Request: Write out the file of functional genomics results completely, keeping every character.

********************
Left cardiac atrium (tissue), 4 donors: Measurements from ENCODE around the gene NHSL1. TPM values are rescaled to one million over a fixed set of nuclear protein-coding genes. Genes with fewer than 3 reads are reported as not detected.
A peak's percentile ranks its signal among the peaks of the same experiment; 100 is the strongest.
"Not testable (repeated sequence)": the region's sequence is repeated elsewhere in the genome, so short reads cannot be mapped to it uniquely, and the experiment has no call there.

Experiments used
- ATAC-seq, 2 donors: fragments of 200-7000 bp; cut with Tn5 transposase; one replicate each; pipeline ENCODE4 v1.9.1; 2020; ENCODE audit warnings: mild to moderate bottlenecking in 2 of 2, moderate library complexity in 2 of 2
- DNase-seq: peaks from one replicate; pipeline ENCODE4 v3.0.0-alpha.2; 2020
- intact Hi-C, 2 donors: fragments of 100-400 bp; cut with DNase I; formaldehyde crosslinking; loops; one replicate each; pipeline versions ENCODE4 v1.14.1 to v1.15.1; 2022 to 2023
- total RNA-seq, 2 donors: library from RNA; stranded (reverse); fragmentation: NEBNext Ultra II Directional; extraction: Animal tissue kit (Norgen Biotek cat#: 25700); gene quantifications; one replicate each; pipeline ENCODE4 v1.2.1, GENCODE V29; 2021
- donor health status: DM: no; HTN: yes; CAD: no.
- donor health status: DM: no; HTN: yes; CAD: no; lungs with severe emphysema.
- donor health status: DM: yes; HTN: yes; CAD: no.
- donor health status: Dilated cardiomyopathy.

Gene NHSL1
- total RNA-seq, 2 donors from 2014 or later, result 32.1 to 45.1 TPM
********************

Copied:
Left cardiac atrium (tissue), 4 donors: Measurements from ENCODE around the gene NHSL1. TPM values are rescaled to one million over a fixed set of nuclear protein-coding genes. Genes with fewer than 3 reads are reported as not detected.
A peak's percentile ranks its signal among the peaks of the same experiment; 100 is the strongest.
"Not testable (repeated sequence)": the region's sequence is repeated elsewhere in the genome, so short reads cannot be mapped to it uniquely, and the experiment has no call there.

Experiments used
- ATAC-seq, 2 donors: fragments of 200-7000 bp; cut with Tn5 transposase; one replicate each; pipeline ENCODE4 v1.9.1; 2020; ENCODE audit warnings: mild to moderate bottlenecking in 2 of 2, moderate library complexity in 2 of 2
- DNase-seq: peaks from one replicate; pipeline ENCODE4 v3.0.0-alpha.2; 2020
- intact Hi-C, 2 donors: fragments of 100-400 bp; cut with DNase I; formaldehyde crosslinking; loops; one replicate each; pipeline versions ENCODE4 v1.14.1 to v1.15.1; 2022 to 2023
- total RNA-seq, 2 donors: library from RNA; stranded (reverse); fragmentation: NEBNext Ultra II Directional; extraction: Animal tissue kit (Norgen Biotek cat#: 25700); gene quantifications; one replicate each; pipeline ENCODE4 v1.2.1, GENCODE V29; 2021
- donor health status: DM: no; HTN: yes; CAD: no.
- donor health status: DM: no; HTN: yes; CAD: no; lungs with severe emphysema.
- donor health status: DM: yes; HTN: yes; CAD: no.
- donor health status: Dilated cardiomyopathy.

Gene NHSL1
- total RNA-seq, 2 donors from 2014 or later, result 32.1 to 45.1 TPM